Focusing on science, technology, engineering and math (STEM) education , with an architectural emphasis on integral sustainability, Camp Trivera is the first Girl Scouts campground of its kind. The space will serve as an educational and community center for the future female leaders of tomorrow in an outdoor setting. Inhabitat caught up with Shannon Evers, the CEO of Girl Scouts Western Oklahoma, to learn more about Camp Trivera. The facility is set to open in September 2020 in Oklahoma City. Inhabitat: This project has $12.7 million and three years of planning behind it. Can you speak a little bit about the inspiration behind it and how it came to be? Evers: Our mission: Girl Scouting builds girls of courage, confidence and character, who make the world a better place. Girl Scouts Western Oklahoma is proud to lead the way within our community and for the broader network of Girl Scouts throughout the country. Camp Trivera is a space dedicated to progress as a green oasis in the heart of Oklahoma City and a site for girls to pursue STEM education. Related: Girl Scouts introduces 30 new badges with emphasis on the environment and STEM Girl Scouts have been involved since the very beginning of the design process for Camp Trivera. When municipal planning for a new turnpike prompted the closure of a previous campsite, Girl Scouts hosted girls of all ages to discuss a dilemma — part of Camp Cookieland and area homes would be destroyed to make way or Camp Cookieland could be sold to provide land for the project. After a weekend of group discussions, the Girl Scouts’ vote was unanimous to sell Camp Cookieland, and we began the process of envisioning a new camp together. Our goals were to:  • Offer a centralized location in Oklahoma City where residents of surrounding communities could come together,  • Leverage partnerships that would heighten learning opportunities for girls, • Provide a comfortable space for girls and adults that are new to experiencing the outdoors while also providing progression for everyone to learn new skills along the way, and • Influence the next generation of STEM leaders by using the property to inspire girls to learn about science, technology, engineering and math. The new camp will be located east of the Oklahoma City Zoo and Myriad Botanical Gardens in the heart of Oklahoma City’s Adventure District. Our vision has come to life at Camp Trivera, and every time I walk the site, I see the elements our girls have selected. The site features three treehouses , a sleeping porch for hammocks and a zipline spanning four city blocks, which provides unique access into the Oklahoma City Zoo. There are also outdoor campsites where girls can stargaze and dream under the night canopy. Outdoor areas encourage independence and an appreciation of nature while indoor activities teach campers by allowing them to observe nature — even though we’re technically located in a big city. Camp Trivera’s STEM focus centers on the anticipated demand for future STEM professionals. Nationally, Girl Scouts of the USA is committed to helping 2.5 million girls find their place in the pipeline for STEM careers by 2025. Sparking girls’ interest in STEM from an early age with expert guidance is key. We look forward to providing the next generation of female leaders with the tools they need to consider a STEM career. Inhabitat: How will the camp function as a green space? Evers: Camp Trivera will utilize about half of a designated 40-acre parcel near downtown Oklahoma City, Oklahoma’s capital. Master gardening techniques will be taught on-site, along with lessons in conservation and how to take care of the space. Outdoor camping also gives participants a chance to be independent and learn how to take care of themselves in nature. Hiking , canoeing and archery will be just some of the activities offered in addition to a zipline that stretches more than four city blocks into the Oklahoma City Zoo’s Sanctuary Asia elephant enclosure, which is located just across the camp’s lake. Varied Girl Scout programs will also teach girls about the natural environment around them, including programs around everything from astronomy and animal habitats to swimming and rock climbing. Weddings, private events and community celebrations will also take place at Trivera, with intentional green space and minimal environmental impact as part of the amenities offered. Inhabitat: What are some of the sustainability design aspects of this project? How will it limit environmental impact? Evers: The site was designed with conservation in mind, and we used it as an opportunity to teach girls about conservation. Several efforts can be found throughout the site. All outdoor lighting is Dark Sky Rated to help minimize light pollution and allow girls to see the stars. Plumbing elements help reduce water use by 30%, and a rainwater harvesting system collects water from the rooftops to feed plants surrounding the building. Related: Girl Scouts build bee hotels to help save wild bees Girl Scouts worked with an arborist during construction to determine which trees could be removed and which trees would be preserved to minimize impact on the existing landscape. Girls also added a butterfly garden to restore natural habitats that were affected by construction. We have also identified several 100- to 200-year-old trees on the property that will be tagged and protected as a learning opportunity for girls. We used windows as a design feature to maximize natural light and also allow girls to see the outside from key program spaces. We incorporated and reused historical picnic benches that were already onsite to provide gathering spaces throughout the property.  Daily operations also focus on sustainability and environmental stewardship. From recycling and encouraging reusable water bottles to teaching “leave no trace” principles and harvesting invasive plant species to feed to the elephants at the zoo, these best practices are sure to influence future generations’ outdoor habits. Curriculum lessons also include information about soil contamination, agriculture, global warming and noise pollution, in addition to other topics. Inhabitat: How important is it for you to be able to show girls real-life applications for STEM outside of classroom settings? Evers: To be competitive in the global market, over the next decade the U.S. will need an astounding 1 million more STEM professionals than it’s on track to produce. In fact, reports show that STEM occupations are growing at double the rate of other professions. At Girl Scouts, we’re committed to filling the STEM workforce pipeline by launching a multi-year initiative to engage girls in hands-on STEM programs that will inspire our future leaders. But it’s easier said than done. By the time most girls are in third grade, they’ve already formed their STEM identity and have decided if STEM is something they are good at or not. Our goal at Girl Scouts is to provide girls with unique experiences to try new things in a safe space so by the time they are in class, they already have knowledge and expertise that set them up for success and give them confidence to speak up.  STEM will be an integral part of Camp Trivera, where we will show Girl Scouts real-world applications for STEM outside the classroom . Our STEM focus goes beyond textbooks. Camp Trivera will allow us to offer after-school learning and badge-earning opportunities influenced by former Girl Scouts who are leaders in their respective fields. A NASA-certified instructor will lead designated courses in astronomy. With nearly every female astronaut having been a Girl Scout, the possibilities are endless. From space travel to medicine and more, the camp will host the next generation of female leaders following in the footsteps of Dr. Mae Jemison, the first African American woman in space and a Girl Scout alumna. Programming was incorporated into the buildings’ intentional design. For example, the ceiling in our STEM lab was left exposed to show engineering principles at work through air ducts, waterlines and other building systems. A teaching kitchen demonstrates the science of cooking, along with math elements like temperature conversions, weights and measures and how cooking times affect an outcome. The practical application of these school subjects is immediately visible through cause and effect for Girl Scouts when they see how those factors impact things we use every day. Inhabitat: Why is it important to combine these more contemporary elements of STEM education with traditional outdoor activities, like camping? Evers: Early childhood and mid-level education studies consistently demonstrate the value of hands-on activities as a primary teaching tool. Working through problems in a real-world setting can help girls excel as problem-solvers. Camp Trivera offers various levels of camping, from traditional campsites to indoor sleeping rooms with domestic amenities. Girls can slowly be introduced to camping where they are most comfortable. Combining outdoor experiences with STEM also makes it more fun. For instance, our zipline, ‘The Monarch Flyway’, will zip girls across the Zoo Lake while they also learn about butterflies and the science of flight. Our rock wall also serves a dual purpose and teaches girls about geology, fossils and time. Inhabitat: Are there any other unique architectural or conceptual aspects that set this project apart from other Girl Scout camps? Evers: Camp Trivera is unlike any other Girl Scout camp in the U.S. With a STEM surprise around every corner, Girl Scouts Western Oklahoma has taken traditional camp activities and turned them into fun, STEM learning opportunities. Its unique features include a replica of the 2020 night sky permanently incorporated into its constellation-filled ceiling. A Wall of Women showcases more than 100 outstanding local and national female STEM leaders, a pully system in the stairway teaches girls about simple machines, and a technology and art installation in the bathrooms teaches guests about conservation. The camp’s sleeping options are varied too. Girls will have the ability to sleep in a treehouse, hammock or quadruple bunk-bed. Even seemingly small details are significant and part of the site’s intentional design. Floor-to-ceiling windows bring the outdoors inside as much as possible, and the varied colors of the brick used on our walls plus an indoor rock wall represent the earth’s strata and the varied geology found in nature. Camp Trivera is a legacy project that will serve generations of Girl Scouts from across the country, the communities they represent and our own community in Oklahoma City. + Camp Trivera Images via Girl Scouts Western Oklahoma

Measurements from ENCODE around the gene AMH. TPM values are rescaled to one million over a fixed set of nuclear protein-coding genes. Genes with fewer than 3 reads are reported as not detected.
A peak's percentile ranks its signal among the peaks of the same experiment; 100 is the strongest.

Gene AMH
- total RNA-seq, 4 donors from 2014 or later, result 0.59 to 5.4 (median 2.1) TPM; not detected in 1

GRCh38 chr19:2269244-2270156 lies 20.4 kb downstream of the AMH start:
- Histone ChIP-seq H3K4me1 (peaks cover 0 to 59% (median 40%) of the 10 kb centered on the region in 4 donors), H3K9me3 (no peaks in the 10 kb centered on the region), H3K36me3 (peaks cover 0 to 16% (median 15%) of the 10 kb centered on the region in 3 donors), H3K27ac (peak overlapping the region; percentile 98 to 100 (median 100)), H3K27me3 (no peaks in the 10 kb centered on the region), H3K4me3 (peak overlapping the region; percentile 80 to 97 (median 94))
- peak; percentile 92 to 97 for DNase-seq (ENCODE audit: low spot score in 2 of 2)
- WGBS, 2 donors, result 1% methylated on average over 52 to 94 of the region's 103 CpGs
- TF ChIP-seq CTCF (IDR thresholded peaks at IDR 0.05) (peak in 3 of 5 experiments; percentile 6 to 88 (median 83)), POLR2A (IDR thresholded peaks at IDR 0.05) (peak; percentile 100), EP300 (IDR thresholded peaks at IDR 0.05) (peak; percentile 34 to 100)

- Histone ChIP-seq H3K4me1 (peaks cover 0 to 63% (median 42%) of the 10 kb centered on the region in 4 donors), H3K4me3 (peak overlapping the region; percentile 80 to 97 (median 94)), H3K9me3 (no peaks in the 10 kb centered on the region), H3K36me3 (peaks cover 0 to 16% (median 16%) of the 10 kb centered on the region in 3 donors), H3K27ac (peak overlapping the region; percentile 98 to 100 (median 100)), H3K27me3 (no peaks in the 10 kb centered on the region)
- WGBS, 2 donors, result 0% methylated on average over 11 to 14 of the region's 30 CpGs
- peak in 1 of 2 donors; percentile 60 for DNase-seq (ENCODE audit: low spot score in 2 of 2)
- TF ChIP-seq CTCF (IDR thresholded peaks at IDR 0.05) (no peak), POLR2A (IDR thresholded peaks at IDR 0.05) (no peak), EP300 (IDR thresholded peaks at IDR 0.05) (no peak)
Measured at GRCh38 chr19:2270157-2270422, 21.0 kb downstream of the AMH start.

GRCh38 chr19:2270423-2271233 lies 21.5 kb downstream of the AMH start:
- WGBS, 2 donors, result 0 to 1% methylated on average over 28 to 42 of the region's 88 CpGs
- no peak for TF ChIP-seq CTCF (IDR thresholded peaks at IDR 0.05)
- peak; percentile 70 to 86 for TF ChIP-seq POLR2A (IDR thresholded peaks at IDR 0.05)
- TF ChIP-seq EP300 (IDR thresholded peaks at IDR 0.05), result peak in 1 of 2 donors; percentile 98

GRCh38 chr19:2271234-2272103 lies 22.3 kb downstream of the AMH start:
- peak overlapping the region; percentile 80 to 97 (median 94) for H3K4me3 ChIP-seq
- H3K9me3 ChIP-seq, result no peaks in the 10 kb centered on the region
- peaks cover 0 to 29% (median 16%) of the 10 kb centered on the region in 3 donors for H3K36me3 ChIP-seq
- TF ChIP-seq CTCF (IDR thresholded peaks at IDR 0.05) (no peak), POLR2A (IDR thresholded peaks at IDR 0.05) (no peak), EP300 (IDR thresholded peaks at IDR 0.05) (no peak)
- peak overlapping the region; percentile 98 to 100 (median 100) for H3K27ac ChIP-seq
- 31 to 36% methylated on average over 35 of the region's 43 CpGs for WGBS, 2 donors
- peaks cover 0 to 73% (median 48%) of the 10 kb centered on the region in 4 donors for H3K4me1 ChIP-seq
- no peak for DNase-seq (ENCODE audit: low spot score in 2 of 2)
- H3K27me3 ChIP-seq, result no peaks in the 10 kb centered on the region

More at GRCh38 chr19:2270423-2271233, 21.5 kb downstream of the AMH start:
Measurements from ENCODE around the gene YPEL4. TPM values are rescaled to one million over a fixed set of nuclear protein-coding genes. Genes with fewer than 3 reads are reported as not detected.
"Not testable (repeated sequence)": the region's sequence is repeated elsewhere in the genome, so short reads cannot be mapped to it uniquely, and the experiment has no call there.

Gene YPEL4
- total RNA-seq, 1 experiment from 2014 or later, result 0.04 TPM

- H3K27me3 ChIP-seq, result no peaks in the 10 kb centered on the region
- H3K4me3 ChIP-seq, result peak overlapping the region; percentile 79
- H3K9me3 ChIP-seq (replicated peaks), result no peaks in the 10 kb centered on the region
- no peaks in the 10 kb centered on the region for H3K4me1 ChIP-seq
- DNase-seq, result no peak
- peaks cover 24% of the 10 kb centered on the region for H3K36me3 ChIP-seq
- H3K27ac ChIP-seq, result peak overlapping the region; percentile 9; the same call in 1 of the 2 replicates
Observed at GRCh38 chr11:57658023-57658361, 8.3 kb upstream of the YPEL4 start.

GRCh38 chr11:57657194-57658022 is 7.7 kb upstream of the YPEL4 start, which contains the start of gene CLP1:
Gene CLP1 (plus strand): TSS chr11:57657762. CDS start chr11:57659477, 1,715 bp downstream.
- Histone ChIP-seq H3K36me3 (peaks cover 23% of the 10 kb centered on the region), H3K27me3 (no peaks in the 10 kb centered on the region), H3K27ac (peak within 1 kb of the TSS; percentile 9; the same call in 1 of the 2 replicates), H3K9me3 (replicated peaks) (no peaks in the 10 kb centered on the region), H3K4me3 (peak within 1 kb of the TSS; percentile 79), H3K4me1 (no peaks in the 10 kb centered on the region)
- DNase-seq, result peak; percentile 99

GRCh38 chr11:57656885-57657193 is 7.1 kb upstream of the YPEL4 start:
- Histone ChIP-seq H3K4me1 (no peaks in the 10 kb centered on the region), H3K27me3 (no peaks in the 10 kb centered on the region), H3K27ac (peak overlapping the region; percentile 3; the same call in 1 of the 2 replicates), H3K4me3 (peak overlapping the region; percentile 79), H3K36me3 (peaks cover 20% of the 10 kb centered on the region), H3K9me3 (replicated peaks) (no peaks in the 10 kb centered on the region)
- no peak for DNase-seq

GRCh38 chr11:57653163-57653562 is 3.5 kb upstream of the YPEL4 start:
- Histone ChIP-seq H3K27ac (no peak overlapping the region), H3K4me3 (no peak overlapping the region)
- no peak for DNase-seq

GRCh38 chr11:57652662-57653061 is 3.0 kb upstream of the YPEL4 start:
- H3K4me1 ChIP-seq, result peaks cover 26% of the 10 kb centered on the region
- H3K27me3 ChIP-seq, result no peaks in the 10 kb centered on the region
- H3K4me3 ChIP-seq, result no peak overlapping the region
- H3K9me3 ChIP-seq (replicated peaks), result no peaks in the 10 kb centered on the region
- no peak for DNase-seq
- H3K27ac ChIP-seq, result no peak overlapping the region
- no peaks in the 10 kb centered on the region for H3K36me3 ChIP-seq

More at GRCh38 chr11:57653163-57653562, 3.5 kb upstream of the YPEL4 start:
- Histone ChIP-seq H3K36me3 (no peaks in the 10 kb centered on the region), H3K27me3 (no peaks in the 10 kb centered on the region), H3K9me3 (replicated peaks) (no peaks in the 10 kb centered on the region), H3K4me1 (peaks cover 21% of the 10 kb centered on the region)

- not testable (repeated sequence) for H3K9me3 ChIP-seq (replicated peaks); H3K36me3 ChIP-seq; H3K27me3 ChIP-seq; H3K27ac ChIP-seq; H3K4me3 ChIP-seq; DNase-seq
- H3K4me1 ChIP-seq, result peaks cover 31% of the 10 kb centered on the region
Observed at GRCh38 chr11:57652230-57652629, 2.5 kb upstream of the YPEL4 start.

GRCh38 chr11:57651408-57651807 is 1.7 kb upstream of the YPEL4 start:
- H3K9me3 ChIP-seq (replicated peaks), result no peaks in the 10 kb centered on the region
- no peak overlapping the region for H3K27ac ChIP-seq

Excerpt from: